14. Highbeam

    Highbeam Minister of Fire

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    There is one mistake though that it would have been hard for you folks to see. Turns out that you need to staple the romex within 12" of leaving the cabinet. So I need to add a block above the panel and staple.

    Attached Files:

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  15. jharkin

    jharkin Minister of Fire

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    Sounds like you got it all perfect HB - very nice work there!

    ETA - Sounds like you have quite a workshop. Feeling some major tool envy here :cool:
  16. semipro

    semipro Minister of Fire

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    I can't recall just why right now but I've found it handy to label the cables exiting the box with the corresponding breaker number.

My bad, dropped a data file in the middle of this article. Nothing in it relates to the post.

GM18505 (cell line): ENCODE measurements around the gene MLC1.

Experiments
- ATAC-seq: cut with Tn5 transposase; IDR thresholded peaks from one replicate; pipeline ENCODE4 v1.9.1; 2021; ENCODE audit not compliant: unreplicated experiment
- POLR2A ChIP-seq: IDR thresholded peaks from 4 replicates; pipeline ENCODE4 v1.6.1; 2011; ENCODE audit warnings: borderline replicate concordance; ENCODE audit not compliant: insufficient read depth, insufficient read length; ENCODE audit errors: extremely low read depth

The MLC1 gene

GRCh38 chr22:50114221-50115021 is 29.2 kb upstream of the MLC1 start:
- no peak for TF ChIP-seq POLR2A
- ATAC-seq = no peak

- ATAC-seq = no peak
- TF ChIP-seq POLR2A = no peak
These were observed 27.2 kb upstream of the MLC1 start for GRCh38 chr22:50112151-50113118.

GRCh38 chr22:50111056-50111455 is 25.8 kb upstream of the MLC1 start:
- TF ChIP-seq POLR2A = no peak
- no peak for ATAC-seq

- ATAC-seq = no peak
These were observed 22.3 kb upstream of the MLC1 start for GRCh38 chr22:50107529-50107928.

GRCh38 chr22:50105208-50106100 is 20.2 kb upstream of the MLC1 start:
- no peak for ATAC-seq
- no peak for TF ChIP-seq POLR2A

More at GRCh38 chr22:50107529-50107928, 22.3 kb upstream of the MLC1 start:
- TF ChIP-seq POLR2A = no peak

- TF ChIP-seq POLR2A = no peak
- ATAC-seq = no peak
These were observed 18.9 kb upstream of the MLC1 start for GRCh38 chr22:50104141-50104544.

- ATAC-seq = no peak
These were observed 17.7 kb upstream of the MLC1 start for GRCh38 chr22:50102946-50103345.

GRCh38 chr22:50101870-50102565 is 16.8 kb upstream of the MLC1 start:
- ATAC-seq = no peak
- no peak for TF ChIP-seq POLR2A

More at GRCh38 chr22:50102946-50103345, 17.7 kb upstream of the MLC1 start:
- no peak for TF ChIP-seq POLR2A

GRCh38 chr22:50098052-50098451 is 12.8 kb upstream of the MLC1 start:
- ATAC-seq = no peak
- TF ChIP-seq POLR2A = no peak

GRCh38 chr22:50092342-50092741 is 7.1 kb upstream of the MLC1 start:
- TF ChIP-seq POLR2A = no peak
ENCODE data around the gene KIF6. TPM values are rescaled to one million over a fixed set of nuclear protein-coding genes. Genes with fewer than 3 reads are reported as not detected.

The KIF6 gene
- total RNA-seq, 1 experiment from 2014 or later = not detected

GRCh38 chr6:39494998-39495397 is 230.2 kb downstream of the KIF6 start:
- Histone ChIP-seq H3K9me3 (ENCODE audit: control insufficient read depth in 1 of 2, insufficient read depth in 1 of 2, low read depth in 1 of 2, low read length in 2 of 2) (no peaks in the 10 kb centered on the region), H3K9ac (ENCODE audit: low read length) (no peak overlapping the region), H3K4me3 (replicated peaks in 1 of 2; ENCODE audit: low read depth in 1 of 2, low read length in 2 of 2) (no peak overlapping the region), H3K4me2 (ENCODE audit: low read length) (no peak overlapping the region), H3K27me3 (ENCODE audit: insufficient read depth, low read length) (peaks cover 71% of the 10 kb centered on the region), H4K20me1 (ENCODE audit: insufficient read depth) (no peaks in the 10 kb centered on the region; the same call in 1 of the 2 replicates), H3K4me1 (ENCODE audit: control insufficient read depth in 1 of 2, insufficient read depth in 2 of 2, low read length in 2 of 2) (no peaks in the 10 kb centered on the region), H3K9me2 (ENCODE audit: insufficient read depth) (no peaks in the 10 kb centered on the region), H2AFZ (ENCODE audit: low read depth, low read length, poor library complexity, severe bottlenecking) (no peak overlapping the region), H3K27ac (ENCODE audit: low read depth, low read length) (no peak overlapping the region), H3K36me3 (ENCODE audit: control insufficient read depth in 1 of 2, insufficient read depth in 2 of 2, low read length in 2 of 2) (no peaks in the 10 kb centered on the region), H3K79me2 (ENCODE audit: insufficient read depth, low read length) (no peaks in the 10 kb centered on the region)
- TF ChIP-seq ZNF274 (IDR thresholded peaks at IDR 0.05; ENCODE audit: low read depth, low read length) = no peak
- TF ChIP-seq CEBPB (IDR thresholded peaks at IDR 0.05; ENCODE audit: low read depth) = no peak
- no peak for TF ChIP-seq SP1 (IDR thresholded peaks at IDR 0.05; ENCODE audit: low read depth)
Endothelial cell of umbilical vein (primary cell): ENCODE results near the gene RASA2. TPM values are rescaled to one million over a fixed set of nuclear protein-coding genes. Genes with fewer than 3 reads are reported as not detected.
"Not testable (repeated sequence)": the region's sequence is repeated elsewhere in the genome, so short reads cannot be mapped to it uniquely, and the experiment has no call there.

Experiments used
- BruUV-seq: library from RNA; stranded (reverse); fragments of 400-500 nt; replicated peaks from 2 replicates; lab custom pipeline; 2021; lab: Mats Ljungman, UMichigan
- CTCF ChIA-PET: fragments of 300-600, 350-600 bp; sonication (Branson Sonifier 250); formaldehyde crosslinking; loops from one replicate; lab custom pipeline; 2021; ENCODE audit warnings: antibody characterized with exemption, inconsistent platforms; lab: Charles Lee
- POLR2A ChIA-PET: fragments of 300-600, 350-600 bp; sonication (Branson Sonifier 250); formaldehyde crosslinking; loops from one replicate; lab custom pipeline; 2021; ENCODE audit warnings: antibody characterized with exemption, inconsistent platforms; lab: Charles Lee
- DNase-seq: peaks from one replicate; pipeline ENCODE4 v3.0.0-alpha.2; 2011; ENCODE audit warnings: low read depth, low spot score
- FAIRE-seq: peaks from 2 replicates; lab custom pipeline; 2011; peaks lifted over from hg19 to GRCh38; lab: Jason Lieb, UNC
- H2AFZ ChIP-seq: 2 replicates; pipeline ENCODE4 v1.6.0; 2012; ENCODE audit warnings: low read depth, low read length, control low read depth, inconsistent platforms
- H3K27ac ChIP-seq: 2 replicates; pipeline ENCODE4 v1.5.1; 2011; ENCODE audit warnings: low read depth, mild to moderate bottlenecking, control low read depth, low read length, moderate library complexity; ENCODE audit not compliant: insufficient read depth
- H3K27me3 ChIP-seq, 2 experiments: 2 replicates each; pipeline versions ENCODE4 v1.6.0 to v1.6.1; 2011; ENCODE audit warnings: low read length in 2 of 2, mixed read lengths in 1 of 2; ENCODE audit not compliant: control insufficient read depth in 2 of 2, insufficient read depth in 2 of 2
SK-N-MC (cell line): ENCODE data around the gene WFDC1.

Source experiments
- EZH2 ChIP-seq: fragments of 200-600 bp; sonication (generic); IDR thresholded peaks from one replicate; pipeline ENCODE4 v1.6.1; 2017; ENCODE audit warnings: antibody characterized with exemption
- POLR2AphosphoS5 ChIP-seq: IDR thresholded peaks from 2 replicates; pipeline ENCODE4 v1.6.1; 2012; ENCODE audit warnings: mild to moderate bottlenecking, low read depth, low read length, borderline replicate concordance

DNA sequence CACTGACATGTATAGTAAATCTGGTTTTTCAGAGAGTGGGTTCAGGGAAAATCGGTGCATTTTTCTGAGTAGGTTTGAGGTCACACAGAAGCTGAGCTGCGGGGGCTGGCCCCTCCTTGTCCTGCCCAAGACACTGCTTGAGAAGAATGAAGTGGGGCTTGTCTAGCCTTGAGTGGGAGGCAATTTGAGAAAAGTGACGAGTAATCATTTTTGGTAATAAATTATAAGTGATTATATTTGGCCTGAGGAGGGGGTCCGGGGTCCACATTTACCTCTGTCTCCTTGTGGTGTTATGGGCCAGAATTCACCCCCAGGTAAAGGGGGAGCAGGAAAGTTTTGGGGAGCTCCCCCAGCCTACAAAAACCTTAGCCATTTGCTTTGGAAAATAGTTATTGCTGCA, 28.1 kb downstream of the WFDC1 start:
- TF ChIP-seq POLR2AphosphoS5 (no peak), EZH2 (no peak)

Saves having to remove the breaker cover and maybe shutting down the main when doing circuit mods maybe?
  17. Locust Post

    Locust Post Minister of Fire

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    Sounds like a winner.
  18. fbelec

    fbelec Minister of Fire

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    now i'll have to look it up. but anytime i did panel work the ground is #6 for a panel.
  19. Don2222

    Don2222 Minister of Fire

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  20. Highbeam

    Highbeam Minister of Fire

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    Thank you folks, this shop has become a hobby all its own. Never mind what I do in the shop.
  21. Don2222

    Don2222 Minister of Fire

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    Now, how about a Paint Booth, Blasting Cabinet and Soda Blaster?